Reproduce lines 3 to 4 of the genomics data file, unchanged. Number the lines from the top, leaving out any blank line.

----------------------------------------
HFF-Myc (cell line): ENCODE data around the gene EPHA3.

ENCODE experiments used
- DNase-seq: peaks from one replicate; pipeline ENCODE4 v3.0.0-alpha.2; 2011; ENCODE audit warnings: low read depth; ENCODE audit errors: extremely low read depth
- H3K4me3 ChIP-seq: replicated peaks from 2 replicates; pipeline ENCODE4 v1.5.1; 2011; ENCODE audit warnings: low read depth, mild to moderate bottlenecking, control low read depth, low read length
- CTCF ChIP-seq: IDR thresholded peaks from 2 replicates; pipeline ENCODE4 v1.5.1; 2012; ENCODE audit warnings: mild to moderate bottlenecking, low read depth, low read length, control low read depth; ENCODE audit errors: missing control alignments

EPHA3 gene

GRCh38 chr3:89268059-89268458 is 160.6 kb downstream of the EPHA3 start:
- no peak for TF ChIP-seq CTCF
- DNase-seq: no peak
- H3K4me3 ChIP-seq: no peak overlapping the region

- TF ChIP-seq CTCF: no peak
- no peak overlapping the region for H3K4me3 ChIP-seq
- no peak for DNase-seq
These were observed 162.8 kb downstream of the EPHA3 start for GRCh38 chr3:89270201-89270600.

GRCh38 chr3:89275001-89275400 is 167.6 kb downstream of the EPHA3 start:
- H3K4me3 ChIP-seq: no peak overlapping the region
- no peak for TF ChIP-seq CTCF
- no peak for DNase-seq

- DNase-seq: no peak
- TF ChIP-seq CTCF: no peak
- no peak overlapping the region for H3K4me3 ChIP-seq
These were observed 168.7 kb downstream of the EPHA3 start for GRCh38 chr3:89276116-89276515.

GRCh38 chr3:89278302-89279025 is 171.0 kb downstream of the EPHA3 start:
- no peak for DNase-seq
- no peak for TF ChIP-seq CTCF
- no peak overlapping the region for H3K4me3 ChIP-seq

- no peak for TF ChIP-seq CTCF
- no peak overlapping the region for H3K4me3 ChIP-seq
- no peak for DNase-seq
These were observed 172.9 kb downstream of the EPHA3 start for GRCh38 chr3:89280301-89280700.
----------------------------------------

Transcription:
- DNase-seq: peaks from one replicate; pipeline ENCODE4 v3.0.0-alpha.2; 2011; ENCODE audit warnings: low read depth; ENCODE audit errors: extremely low read depth
- H3K4me3 ChIP-seq: replicated peaks from 2 replicates; pipeline ENCODE4 v1.5.1; 2011; ENCODE audit warnings: low read depth, mild to moderate bottlenecking, control low read depth, low read length